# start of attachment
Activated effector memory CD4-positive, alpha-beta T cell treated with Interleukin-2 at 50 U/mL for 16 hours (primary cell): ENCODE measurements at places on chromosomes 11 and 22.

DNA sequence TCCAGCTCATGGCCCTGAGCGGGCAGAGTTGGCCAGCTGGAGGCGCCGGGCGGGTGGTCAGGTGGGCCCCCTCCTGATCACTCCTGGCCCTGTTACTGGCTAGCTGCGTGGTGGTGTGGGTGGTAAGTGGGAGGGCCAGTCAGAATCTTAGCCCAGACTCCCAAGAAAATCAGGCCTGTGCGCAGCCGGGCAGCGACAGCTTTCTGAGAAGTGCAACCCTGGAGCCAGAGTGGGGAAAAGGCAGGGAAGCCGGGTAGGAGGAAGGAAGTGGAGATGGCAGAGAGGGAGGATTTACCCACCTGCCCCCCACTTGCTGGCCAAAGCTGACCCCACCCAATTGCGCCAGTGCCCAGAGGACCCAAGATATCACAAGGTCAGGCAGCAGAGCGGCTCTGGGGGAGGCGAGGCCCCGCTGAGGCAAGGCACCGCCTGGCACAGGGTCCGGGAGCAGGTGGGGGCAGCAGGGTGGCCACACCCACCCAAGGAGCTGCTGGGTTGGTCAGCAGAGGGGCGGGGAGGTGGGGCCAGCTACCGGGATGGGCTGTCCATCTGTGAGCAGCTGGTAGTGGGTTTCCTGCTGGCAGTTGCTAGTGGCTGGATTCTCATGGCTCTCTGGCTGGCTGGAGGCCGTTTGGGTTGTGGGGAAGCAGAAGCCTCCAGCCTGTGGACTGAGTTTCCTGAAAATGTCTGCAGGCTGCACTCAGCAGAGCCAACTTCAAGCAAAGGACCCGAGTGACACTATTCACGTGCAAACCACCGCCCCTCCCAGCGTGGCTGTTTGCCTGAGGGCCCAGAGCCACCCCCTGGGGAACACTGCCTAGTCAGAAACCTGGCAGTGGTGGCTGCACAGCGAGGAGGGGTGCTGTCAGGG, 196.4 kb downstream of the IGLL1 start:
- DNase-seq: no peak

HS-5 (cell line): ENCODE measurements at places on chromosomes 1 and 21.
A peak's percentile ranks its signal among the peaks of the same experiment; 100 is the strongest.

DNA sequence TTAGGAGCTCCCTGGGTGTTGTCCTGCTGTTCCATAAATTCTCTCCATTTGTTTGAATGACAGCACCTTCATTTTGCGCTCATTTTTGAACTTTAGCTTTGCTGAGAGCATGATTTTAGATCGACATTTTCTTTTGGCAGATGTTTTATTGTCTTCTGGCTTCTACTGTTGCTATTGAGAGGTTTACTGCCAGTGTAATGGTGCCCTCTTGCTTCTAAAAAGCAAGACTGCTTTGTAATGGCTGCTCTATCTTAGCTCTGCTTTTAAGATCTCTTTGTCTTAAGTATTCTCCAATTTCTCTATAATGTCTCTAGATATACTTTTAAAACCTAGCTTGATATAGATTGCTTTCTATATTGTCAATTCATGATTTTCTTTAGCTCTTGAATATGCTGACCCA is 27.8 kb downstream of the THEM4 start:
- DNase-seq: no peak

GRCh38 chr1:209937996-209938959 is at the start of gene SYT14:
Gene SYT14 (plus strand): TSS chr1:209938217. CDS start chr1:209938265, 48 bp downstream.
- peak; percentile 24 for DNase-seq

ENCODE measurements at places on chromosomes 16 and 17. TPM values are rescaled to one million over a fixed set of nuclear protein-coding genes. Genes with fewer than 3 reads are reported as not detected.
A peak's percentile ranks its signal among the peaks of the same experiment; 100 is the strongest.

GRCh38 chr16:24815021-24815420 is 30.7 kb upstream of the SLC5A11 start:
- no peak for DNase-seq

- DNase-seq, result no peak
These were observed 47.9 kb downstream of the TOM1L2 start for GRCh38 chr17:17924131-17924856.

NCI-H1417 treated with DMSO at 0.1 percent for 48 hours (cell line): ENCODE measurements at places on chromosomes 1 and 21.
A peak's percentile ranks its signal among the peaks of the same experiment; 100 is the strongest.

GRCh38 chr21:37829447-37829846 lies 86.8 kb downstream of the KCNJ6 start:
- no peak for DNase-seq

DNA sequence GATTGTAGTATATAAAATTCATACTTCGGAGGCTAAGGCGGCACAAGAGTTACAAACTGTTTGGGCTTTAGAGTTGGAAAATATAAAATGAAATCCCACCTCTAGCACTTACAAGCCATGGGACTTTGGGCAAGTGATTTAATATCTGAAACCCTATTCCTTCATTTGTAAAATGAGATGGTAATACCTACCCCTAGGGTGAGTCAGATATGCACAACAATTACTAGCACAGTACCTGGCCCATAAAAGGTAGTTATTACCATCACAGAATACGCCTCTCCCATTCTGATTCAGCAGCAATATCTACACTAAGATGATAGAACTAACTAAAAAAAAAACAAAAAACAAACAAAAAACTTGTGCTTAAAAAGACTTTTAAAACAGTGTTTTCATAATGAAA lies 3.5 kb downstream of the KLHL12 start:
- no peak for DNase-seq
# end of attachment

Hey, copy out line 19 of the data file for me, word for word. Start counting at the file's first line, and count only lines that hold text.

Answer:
GRCh38 chr21:37829447-37829846 lies 86.8 kb downstream of the KCNJ6 start: